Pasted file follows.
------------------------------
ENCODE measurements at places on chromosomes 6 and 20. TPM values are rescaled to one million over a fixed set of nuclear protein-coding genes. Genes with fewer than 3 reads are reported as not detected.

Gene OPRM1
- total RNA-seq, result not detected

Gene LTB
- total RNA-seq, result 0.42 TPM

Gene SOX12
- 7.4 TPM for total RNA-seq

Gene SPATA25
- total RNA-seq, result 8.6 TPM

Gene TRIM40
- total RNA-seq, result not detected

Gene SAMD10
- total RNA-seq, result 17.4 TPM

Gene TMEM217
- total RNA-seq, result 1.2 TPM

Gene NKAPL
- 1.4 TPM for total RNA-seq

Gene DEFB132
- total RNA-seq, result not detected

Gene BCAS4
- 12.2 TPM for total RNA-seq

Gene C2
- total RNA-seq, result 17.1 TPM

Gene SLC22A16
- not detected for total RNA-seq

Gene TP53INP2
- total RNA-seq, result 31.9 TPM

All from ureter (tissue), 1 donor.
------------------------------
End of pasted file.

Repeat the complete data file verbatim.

ENCODE measurements at places on chromosomes 6 and 20. TPM values are rescaled to one million over a fixed set of nuclear protein-coding genes. Genes with fewer than 3 reads are reported as not detected.

Gene OPRM1
- total RNA-seq, result not detected

Gene LTB
- total RNA-seq, result 0.42 TPM

Gene SOX12
- 7.4 TPM for total RNA-seq

Gene SPATA25
- total RNA-seq, result 8.6 TPM

Gene TRIM40
- total RNA-seq, result not detected

Gene SAMD10
- total RNA-seq, result 17.4 TPM

Gene TMEM217
- total RNA-seq, result 1.2 TPM

Gene NKAPL
- 1.4 TPM for total RNA-seq

Gene DEFB132
- total RNA-seq, result not detected

Gene BCAS4
- 12.2 TPM for total RNA-seq

Gene C2
- total RNA-seq, result 17.1 TPM

Gene SLC22A16
- not detected for total RNA-seq

Gene TP53INP2
- total RNA-seq, result 31.9 TPM

All from ureter (tissue), 1 donor.